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Northwest Asian Weekly: A Gift From the Most Powerful Woman

By Assunta Ng

Speaker of the House Nancy Pelosi gave every woman a rare gift last Friday at SeattleCity Hall.

What did the woman who is second in line for the presidency of the United States -- behind the vice president -- give to more than 300 women?

Pelosi, 66, was elected speaker of the U.S. House of Representatives on Jan. 4, 2007, becoming the first woman to lead the majority party in that legislative body. Since 1987, she has been elected to represent one of the most diverse districts in the nation -- one that includes San Francisco's Chinatown.

Usually, supporters have to pay hundreds or thousands of dollars to mingle and take photos with prominent politicians. Most politicians come to Seattle with one purpose in mind: to raise money for themselves or their colleagues' campaigns.

Charging each guest $500, $1,000, $2,000 or even $10,000 for a chance to rub shoulders with these elected officials is normal. Sen. Hillary Clinton did that in Seattle last year during for a fund-raiser herself and Sen. Maria Cantwell. President Bush has also had his share of big-ticket fund-raisers in Washington state. When Pelosi came to Seattle a few years ago to raise money, the ticket price was $300 each, according to June Chen, who attended. Chen admired Pelosi's poise and energy.

Pelosi had another purpose in mind this time. Last Friday, Pelosi shook everyone's hands and posed for pictures with each one of the 300 guests, but it didn't cost anyone a dime.

'I really appreciate that she (Pelosi) really looked me in my eyes when she shook my hand,' said Theresa Pan Hosley, who was invited by Congressman Norm Dicks. 'Most politicians, when they shake your hand, their eyes look somewhere else to see who else is in the room.'

Call me lucky. I shook Pelosi's hand twice. If I'm doing my math right, then those handshakes were worth a couple thousand dollars now that she is the speaker of the House. Yes, I went back through the photo line twice. Don't accuse me of being greedy. The first picture happened so fast that I thought my eyes were closed. So my friend said, 'Go back there and do it again.' Why not? There were so many people there that no one noticed. A couple of professional photographers were clicking their cameras every 30 seconds so we could buy our photos online.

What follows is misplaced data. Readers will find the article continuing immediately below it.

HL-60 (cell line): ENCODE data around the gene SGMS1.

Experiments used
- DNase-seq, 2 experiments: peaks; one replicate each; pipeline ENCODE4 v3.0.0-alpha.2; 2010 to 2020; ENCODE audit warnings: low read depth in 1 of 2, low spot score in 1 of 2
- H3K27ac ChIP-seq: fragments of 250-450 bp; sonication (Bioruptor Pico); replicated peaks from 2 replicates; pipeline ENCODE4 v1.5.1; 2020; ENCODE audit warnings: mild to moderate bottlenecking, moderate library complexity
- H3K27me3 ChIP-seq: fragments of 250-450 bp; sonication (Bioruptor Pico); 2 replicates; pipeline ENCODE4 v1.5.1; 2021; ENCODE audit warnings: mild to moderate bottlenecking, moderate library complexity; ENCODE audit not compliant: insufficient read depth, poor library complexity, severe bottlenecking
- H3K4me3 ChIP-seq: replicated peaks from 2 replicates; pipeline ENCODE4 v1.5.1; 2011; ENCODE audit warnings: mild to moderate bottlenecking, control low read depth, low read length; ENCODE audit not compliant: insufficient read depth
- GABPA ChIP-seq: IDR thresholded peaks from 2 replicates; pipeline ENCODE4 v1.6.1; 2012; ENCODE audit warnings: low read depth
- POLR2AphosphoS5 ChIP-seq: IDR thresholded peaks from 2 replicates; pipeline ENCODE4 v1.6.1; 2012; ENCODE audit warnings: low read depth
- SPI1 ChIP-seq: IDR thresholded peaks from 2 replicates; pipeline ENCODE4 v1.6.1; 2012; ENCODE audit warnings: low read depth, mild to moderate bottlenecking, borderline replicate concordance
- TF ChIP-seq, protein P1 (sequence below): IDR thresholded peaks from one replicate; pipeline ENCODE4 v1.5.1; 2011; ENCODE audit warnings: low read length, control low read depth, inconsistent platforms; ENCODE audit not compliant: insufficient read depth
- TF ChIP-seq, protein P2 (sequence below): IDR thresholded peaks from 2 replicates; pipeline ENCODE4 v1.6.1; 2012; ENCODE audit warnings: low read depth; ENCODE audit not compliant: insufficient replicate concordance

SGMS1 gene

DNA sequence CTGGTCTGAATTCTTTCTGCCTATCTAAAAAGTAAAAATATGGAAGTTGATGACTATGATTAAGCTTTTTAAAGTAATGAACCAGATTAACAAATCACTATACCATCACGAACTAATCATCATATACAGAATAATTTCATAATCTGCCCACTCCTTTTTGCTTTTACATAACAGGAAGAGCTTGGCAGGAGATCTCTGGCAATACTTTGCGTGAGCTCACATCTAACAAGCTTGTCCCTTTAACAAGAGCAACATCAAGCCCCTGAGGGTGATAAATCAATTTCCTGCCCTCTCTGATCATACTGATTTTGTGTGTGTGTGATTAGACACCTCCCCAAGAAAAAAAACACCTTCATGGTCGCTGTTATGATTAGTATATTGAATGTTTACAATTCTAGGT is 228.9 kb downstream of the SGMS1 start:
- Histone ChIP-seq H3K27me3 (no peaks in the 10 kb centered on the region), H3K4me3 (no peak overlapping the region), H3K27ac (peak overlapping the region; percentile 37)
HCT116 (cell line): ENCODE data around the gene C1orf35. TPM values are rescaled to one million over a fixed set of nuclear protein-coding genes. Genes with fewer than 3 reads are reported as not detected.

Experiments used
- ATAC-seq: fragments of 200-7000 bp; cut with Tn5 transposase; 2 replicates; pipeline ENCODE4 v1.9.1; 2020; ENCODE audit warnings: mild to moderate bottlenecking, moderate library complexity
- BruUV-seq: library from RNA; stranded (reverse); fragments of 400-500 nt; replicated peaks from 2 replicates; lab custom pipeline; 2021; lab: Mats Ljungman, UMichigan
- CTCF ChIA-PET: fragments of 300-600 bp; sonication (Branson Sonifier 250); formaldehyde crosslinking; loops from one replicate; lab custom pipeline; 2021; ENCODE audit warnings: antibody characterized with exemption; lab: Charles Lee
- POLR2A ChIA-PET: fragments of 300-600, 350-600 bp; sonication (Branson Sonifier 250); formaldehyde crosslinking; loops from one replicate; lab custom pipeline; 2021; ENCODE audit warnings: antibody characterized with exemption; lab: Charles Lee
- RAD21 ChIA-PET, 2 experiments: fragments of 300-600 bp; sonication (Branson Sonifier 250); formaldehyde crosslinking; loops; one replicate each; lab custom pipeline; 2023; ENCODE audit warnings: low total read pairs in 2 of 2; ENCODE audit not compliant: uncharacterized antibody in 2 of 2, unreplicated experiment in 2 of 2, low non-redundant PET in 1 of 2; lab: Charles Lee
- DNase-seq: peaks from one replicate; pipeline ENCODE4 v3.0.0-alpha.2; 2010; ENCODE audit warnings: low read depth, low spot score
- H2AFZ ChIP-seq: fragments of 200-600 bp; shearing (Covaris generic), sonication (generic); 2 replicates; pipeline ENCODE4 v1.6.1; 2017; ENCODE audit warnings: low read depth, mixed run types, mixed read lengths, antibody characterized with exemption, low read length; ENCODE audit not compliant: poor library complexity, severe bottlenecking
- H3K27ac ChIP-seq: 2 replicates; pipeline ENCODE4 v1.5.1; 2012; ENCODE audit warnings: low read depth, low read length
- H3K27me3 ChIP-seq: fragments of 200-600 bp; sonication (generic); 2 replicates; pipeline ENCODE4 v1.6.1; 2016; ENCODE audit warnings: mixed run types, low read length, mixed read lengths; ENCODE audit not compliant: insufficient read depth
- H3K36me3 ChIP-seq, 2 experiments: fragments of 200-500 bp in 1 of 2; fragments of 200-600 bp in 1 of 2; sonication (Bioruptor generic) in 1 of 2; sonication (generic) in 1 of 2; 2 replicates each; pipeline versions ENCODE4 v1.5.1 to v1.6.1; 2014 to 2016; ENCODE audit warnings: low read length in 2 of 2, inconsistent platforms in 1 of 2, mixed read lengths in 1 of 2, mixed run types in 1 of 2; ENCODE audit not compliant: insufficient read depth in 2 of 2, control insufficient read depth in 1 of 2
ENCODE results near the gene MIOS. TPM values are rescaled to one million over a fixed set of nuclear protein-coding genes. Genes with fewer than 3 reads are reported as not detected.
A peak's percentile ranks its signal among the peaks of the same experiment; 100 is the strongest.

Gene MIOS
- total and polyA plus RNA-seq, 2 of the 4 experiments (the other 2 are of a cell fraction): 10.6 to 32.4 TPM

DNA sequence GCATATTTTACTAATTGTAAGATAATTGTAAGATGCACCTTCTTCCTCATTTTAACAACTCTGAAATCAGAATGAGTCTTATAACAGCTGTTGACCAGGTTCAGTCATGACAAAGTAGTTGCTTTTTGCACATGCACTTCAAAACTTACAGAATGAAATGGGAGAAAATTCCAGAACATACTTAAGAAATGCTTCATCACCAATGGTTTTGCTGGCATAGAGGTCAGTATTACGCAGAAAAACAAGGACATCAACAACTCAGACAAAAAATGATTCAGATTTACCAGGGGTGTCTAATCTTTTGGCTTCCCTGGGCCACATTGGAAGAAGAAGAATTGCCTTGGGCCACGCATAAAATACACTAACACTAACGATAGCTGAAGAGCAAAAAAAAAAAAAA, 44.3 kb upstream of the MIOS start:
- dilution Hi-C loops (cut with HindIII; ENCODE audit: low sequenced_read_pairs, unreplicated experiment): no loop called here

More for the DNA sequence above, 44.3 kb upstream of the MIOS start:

No, Pelosi didn't forget her duty to fund-raise for the Democratic Party. Earlier, she hosted a $1,000-a-plate lunch at the Washington Athletic Club for about 60 people. The money benefited the Democratic Congressional Campaign Committee.

But the real gift was not the photo opportunity. Any of the women present could tell you what the gift was.

Pelosi takes her position as a 'role model for women pretty seriously,' according to an insider. Her wish was to invite these women and empower them with her presence and a short speech before Seattle Mayor Greg Nickels, King County Executive Ron Sims, U.S. Congressmen Jim McDermott, Norm Dicks and Jay Inslee, and several Seattle City Council members. A question-and-answer session was not part of her agenda, however.

As the first female to get this close to being U.S. president, Pelosi gave us women the gift of inspiration, hope and, most importantly, testimony to the American dream. A housewife with five children can run for Congress and win. Now a grandmother of six, she has climbed up the ladder to become speaker of the House. As she says over and over again in her speeches, she has cracked 'the marble ceiling.'

Possibility is what Pelosi is about.

The audience could see that within Pelosi lay the powers of resilience, transformation, optimism, vision, rule-breaking and, of course, making a difference. She has the power to create an 'old girls' network.'

Among the 300-plus in attendance were two female mayors, a woman eight months pregnant, pioneers, leaders and activists. The female mayors were Claudia Thomas of Lakewood and Nancy Conard of Coupeville.

One fan who waited in line to get into the reception and later the photo session with Pelosi was former first lady of Seattle Dr. Constance Rice. 'She is history,' commented Rice. 'She is strong and knowledgeable and knows exactly where she wants her party to go.'

President of Pacific Communications Regina Glenn did not intend to stay for the photo, but then changed her mind. She was impressed that Pelosi was personable and spent time with the women for camaraderie's sake. 'It's the women's way of doing things,' Glenn said.

Dorothy Wong, another guest at the reception, pointed out that Pelosi is one of many powerful women leaders in the history of the world. 'I hope that the legacy she leaves behind is one of profound impact on this nation, rather than to just have made history because of her gender,' she said.

These women can go home and tell their daughters, sisters and girlfriends: Yes, you can do anything you want. Run for office. Aim higher. Take that risk and doors will open. Make that move and you will not regret it. The future is bright, and it's up to you to shape the road. Thank you, Nancy Pelosi, for shaping the road for us women.

If you are a woman, you might be wondering why you didn't get invited. Here are some tips: Know your congressman and get involved in your community. Most attendees were invited through their congressman's office.